If I could pick one word to describe my first 48 hours in the city, it would be "explore."
explore [ik-splohr] (verb): to traverse or range over (a region, area, etc.) for the purpose of discovery.
I’ve about nailed that.
My second day started off with lunch at the highly recommended, Shake Shack. I had heard great things about this place, so I was eager to try it. I found one close to my apartment so I decided to hoof it.
Mistake number one.
By the time I got there I was dripping in sweat and starving. That being said, I was disappointed in the proportion of the meal. The flavor wasn’t lacking, but I could have used more of it.
After I got a portion of my fill, I decided that it was time to do some blogging. Deadlines. I posted up outside the Starbucks in the plaza of Barclays Center and started documenting. I received calls from Brotha Gary and Mr. D who were both worried sick about me. They’re in agreement that I’m going to get mugged, so I do my best to keep them updated on my safety.
To be honest, I think the cowboy hat deters the undesirables.
But with that cowboy hat comes a deep love of Texas football. And I knew I was going to need some that night. I made plans to attend a TCU Watch Party (Go Frogs) at a bar in the East Village called the 13th Step.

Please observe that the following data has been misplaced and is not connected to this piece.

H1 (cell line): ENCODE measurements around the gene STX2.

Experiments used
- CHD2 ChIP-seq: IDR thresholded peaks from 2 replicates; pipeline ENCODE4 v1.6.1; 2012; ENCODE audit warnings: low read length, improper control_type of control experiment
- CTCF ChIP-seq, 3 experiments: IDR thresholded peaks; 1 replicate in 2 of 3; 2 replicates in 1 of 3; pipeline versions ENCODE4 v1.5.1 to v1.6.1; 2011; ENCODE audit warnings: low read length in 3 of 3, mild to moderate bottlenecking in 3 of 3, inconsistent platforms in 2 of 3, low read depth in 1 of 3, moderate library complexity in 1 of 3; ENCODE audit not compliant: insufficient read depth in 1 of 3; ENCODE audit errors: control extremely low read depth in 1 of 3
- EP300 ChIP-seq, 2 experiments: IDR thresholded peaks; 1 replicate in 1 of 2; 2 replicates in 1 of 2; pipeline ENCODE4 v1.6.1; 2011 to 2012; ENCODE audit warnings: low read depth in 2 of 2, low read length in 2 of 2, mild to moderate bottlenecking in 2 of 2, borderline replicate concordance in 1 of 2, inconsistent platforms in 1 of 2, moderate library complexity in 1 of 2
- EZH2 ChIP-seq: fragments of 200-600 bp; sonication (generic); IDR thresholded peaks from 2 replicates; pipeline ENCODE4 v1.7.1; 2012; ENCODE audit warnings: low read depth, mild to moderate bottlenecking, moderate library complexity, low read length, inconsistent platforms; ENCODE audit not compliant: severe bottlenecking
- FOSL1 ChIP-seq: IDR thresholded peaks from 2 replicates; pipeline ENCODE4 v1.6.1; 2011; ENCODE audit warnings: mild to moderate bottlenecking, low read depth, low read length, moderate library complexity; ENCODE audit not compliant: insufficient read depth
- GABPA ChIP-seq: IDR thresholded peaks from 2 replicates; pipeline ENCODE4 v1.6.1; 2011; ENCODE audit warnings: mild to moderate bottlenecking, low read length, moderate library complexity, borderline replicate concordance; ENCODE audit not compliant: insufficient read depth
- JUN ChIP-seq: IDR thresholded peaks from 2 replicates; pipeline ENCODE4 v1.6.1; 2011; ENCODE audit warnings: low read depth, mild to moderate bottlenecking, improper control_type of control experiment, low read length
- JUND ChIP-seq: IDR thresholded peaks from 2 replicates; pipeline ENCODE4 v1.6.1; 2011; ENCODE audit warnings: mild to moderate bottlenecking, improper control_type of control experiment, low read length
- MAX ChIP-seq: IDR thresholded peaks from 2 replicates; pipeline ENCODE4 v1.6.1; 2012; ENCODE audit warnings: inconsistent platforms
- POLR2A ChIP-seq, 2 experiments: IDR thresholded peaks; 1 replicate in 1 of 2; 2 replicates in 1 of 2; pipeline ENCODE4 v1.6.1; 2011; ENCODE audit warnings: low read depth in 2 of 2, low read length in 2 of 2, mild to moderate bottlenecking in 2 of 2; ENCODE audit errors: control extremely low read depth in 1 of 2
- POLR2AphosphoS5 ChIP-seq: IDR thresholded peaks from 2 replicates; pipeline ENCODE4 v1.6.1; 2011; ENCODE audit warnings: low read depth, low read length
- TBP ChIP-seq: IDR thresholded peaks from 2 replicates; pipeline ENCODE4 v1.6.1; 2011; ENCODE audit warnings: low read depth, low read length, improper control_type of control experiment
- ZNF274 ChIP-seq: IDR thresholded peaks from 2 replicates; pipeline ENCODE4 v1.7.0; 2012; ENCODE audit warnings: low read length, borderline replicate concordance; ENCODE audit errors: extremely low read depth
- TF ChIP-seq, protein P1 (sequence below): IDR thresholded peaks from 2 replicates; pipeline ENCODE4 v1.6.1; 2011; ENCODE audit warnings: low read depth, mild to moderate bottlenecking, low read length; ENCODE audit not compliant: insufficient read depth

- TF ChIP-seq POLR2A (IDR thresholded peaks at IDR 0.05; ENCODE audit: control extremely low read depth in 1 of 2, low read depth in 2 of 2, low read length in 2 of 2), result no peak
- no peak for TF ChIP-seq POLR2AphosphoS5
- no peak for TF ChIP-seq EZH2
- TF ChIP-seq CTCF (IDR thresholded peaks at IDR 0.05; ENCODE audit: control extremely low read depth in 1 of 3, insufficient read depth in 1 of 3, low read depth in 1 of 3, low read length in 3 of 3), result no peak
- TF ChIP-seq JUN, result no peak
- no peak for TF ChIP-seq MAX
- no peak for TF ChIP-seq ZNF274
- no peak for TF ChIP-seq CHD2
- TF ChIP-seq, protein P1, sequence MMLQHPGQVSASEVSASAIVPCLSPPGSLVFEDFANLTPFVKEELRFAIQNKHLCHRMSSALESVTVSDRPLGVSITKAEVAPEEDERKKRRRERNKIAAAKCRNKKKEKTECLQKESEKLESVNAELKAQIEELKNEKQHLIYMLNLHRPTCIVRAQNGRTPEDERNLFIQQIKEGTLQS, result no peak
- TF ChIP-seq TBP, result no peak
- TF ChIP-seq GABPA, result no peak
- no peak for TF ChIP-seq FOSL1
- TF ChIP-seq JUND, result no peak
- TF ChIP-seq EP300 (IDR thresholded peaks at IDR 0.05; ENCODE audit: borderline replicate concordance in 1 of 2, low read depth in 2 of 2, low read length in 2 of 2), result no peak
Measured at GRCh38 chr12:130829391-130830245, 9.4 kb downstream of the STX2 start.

Leaving early to give me time for exploring Manhattan, I purchased a subway pass and with little difficulty, navigated my way to the Lower East side. I wandered to the New Museum of Contemporary Arts, which is constructed like a stack of children’s building blocks that weren’t quite aligned. The art there is truly amazing, but I’ll tell you something else, the view of the skyline from the roof can hold it’s own.
Afterwards, I found myself at the Museum of the American Gangster. A little unsure of the museum due to it’s location in an old apartment, it turned out to be quite entertaining and educational. The apartment once was the headquarters for an East Village mob. Underneath the apartment, the mob had their own speakeasy and system of tunnels for running alcohol during the prohibition years. Apparently while in a hurry to escape town, the mob boss left two bolted safes with stacks of cash. The butcher left in charge of the speakeasy….
Yeah, what a coincidence…
was afraid to touch the safes. Finally in 1964, he opened them. Most of the money had been pilfered, but about $2 million was left wrapped in newspapers form the 1940’s. Not too shabby for 1964.
My tour guide informed me that speakeasies were still a popular place for people to frequent and there were quite a few in the area.
I went to check out Please Don’t Tell, located inside Crif Dogs, a hotdog restaurant. In order to gain entry, you go inside a telephone booth that sits in a back corner. A hidden door inside the booth leads to the speakeasy. Unfortunately for me, this place has gotten so popular that you need a reservation to get in, so I opted for a Crif dog instead.
Finally it was time to get back to my Texas roots and watch some Horned Frog football. I met a few TCU alums, had a few beers, and had a great time. The Frogs even pulled out a W.
Let’s just say, not a bad night for a cowboy in Brooklyn.